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The centrist throws a wrench at the House Democrats’ drug prices

The centrist throws a wrench at the House Democrats’ drug prices

“I support many of the proposals being considered this week, but I do not support the progress of policies that are not fiscally responsible and jeopardize the final passage of the bill,” Rice said.

The standoff came when the Energy and Commerce panel marked its part of the gigantic package that was put to passage using the filibuster-safe budget voting process. And the outcome of the clash could determine whether Democrats can spend up to $ 700 billion in expected savings over a decade on other health policy priorities, such as Adding dental, vision and hearing benefits to Medicare, making enhanced Affordable Care Act subsidies permanent and offering Medicaid coverage to 2 million people in red states who have refused to expand the program.

But the Peters-led plan is a non-starter for progressives, claiming it lets the pharmaceutical industry come easily and would generate far fewer savings by applying other health priorities.

While speaker Nancy Pelosis members are struggling, the uncertainty surrounding drug prices complicates her team’s timeline for moving the social spending package through the House this month. Individual committees are expected to report their portions to the House budget committee by Wednesday so the panel can begin gathering legislation for floor actions later in the month.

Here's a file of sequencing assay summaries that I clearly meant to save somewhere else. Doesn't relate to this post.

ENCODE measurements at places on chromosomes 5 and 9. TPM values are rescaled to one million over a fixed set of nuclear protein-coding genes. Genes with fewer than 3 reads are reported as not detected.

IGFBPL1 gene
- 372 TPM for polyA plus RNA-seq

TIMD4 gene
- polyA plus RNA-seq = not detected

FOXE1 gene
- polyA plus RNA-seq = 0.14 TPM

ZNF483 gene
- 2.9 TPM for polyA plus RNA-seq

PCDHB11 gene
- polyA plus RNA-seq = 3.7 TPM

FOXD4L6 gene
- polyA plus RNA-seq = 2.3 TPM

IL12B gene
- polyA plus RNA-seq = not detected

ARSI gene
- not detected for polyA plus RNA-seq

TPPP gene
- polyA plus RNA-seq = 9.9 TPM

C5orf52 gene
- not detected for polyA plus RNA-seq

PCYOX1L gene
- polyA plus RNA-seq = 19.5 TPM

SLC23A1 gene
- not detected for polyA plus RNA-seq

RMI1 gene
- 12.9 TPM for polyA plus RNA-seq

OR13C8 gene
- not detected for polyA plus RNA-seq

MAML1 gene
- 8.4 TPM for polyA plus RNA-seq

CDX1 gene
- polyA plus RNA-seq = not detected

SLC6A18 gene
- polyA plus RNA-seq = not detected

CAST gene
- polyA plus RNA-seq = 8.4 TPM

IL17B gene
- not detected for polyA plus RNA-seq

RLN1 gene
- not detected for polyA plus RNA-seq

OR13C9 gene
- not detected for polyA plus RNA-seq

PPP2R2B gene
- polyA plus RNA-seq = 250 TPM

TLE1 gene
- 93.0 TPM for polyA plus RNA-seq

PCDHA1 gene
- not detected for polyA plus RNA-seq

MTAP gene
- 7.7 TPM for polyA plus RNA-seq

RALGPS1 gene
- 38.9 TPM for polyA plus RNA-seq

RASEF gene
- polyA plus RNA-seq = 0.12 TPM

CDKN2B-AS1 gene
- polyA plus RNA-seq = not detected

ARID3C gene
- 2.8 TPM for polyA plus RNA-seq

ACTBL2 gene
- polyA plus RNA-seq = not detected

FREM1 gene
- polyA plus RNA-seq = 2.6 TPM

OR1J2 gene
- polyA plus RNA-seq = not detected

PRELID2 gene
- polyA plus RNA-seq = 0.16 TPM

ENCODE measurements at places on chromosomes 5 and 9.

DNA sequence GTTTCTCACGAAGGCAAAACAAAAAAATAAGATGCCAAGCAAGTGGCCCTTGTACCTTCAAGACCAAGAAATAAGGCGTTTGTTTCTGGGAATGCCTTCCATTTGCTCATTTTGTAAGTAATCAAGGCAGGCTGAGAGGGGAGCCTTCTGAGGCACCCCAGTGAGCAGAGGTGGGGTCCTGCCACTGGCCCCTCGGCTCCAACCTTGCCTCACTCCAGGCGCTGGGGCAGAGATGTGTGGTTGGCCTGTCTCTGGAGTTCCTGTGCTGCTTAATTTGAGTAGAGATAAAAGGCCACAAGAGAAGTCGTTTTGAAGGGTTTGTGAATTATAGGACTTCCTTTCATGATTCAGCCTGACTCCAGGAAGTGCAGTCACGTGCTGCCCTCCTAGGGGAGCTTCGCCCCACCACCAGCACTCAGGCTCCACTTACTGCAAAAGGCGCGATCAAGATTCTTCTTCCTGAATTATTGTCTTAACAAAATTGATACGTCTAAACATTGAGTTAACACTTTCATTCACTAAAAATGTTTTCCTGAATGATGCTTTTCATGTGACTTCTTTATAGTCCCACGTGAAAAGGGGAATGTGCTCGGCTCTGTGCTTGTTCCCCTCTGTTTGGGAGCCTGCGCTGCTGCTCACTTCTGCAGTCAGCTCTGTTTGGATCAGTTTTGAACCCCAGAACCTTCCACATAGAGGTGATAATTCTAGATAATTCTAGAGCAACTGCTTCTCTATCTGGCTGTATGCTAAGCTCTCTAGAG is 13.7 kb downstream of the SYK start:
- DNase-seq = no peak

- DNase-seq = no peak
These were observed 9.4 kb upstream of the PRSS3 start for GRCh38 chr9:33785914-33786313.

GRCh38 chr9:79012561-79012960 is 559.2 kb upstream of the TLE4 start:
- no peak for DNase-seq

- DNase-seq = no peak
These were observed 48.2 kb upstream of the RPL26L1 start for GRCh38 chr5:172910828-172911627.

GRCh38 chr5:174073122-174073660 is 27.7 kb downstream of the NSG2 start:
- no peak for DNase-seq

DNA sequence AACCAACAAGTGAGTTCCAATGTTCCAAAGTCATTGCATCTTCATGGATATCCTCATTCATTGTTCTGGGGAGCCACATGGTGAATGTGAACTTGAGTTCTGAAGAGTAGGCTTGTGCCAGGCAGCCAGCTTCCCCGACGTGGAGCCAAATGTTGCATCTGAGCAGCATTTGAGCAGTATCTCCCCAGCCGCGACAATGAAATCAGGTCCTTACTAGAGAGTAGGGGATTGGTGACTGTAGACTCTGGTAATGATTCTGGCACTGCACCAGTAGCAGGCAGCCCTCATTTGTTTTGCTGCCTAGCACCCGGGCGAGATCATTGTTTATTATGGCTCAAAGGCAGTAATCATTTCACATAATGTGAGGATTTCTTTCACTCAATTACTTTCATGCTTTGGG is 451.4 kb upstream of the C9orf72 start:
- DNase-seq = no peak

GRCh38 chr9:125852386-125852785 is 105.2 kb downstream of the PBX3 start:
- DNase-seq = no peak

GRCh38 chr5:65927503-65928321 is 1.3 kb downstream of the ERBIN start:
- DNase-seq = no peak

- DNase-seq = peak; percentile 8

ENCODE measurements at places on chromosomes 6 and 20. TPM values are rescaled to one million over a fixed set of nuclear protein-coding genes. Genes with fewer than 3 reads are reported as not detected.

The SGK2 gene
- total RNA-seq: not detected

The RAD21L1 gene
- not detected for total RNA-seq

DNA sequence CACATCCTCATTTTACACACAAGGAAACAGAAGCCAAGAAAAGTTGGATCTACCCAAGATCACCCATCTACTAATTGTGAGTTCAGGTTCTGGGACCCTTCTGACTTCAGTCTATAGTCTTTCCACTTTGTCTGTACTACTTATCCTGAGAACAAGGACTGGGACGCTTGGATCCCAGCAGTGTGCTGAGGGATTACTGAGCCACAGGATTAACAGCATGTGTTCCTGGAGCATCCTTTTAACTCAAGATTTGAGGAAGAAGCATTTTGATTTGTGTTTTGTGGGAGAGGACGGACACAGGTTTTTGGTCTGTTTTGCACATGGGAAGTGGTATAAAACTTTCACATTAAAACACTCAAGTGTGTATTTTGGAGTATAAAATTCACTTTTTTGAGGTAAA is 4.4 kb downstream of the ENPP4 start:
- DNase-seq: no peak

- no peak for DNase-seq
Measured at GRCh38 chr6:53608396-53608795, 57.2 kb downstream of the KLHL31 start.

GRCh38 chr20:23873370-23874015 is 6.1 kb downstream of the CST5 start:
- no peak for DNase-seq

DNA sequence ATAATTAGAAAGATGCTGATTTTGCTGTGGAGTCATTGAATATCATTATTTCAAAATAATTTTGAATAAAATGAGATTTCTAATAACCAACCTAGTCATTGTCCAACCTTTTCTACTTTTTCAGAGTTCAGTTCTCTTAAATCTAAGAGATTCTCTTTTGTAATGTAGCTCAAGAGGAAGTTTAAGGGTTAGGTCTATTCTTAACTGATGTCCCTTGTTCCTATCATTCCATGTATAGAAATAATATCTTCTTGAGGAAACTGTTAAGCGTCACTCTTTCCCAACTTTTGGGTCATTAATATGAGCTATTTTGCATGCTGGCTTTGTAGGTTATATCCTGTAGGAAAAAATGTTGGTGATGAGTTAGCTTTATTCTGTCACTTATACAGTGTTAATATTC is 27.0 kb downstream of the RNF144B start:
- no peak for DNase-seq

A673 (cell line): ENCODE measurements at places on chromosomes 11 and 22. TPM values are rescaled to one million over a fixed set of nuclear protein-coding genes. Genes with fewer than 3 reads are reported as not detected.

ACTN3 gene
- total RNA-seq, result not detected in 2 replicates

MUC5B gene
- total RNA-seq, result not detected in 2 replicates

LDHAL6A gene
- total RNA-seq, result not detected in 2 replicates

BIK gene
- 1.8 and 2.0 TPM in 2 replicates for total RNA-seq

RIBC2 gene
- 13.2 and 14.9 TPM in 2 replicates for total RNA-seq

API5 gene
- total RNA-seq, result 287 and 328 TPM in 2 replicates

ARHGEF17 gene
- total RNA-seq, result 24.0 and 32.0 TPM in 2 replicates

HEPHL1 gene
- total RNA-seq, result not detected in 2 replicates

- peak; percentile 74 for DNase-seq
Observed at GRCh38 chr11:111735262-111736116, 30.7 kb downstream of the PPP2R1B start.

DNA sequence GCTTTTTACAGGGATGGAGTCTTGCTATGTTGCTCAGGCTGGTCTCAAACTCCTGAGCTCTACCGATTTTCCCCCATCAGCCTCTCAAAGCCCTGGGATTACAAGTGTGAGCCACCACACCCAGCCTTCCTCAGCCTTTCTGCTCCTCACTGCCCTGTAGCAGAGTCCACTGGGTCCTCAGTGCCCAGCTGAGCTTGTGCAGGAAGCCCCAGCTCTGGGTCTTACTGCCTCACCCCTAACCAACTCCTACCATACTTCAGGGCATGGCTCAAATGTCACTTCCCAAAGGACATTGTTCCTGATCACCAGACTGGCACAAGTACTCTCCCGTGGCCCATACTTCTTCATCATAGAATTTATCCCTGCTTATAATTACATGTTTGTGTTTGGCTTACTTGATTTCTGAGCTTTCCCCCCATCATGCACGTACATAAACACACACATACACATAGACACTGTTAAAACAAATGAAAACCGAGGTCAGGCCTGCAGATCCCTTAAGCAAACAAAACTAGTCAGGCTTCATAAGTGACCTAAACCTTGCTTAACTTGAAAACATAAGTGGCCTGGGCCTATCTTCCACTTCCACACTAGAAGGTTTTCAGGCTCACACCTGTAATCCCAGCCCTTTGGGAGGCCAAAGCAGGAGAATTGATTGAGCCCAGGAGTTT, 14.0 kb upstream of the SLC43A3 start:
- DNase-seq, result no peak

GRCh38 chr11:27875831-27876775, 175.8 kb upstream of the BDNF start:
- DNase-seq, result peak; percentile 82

Should Peters, Rice and Schrader join all panel Republicans in voting against the drug price bill and preventing it from coming out of committee, it would mark an embarrassment for the leadership, after Democrats from President Joe Biden to Senate Budget Chairman Bernie Sanders ( I-Vt.) Spent months lowering out-of-pocket health spending for tens of millions if not hundreds of millions of people. However, the Democrats noted that if all else fails, they could add the provisions later in the process when the whole committee’s package is submitted to the Committee on Budgets.

A spokesman for the Energy and Trade Committee said efforts on the bill were “ongoing” and Pallone “continues to work to positively report on all the committee’s recommendations for reconciliation of legislation.”

Yet many Democrats are concerned.